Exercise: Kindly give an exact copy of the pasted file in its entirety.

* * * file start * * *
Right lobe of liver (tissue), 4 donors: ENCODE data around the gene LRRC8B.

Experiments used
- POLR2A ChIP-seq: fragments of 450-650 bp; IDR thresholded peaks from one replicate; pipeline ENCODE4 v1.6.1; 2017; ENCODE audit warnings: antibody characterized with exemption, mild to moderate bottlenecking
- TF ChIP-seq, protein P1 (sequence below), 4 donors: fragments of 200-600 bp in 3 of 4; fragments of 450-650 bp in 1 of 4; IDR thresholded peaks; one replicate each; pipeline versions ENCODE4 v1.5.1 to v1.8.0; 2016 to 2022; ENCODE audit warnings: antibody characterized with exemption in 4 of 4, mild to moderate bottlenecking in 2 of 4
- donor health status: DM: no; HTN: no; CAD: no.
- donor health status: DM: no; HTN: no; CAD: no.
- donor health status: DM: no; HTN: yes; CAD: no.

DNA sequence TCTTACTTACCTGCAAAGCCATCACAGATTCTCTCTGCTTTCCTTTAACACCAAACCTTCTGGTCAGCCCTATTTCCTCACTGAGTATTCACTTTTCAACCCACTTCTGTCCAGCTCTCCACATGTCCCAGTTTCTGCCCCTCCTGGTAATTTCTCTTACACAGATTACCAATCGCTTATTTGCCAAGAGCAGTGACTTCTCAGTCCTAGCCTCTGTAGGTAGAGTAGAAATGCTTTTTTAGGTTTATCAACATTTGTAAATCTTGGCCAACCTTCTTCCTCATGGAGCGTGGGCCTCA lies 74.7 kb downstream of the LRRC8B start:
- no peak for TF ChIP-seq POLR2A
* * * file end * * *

Right lobe of liver (tissue), 4 donors: ENCODE data around the gene LRRC8B.

Experiments used
- POLR2A ChIP-seq: fragments of 450-650 bp; IDR thresholded peaks from one replicate; pipeline ENCODE4 v1.6.1; 2017; ENCODE audit warnings: antibody characterized with exemption, mild to moderate bottlenecking
- TF ChIP-seq, protein P1 (sequence below), 4 donors: fragments of 200-600 bp in 3 of 4; fragments of 450-650 bp in 1 of 4; IDR thresholded peaks; one replicate each; pipeline versions ENCODE4 v1.5.1 to v1.8.0; 2016 to 2022; ENCODE audit warnings: antibody characterized with exemption in 4 of 4, mild to moderate bottlenecking in 2 of 4
- donor health status: DM: no; HTN: no; CAD: no.
- donor health status: DM: no; HTN: no; CAD: no.
- donor health status: DM: no; HTN: yes; CAD: no.

DNA sequence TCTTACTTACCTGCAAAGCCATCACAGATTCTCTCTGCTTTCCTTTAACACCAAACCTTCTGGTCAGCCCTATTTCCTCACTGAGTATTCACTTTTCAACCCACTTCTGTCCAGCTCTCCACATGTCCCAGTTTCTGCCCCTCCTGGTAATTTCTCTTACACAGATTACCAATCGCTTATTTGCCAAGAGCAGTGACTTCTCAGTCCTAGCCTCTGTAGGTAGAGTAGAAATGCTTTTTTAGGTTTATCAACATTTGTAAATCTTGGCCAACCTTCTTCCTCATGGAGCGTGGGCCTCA lies 74.7 kb downstream of the LRRC8B start:
- no peak for TF ChIP-seq POLR2A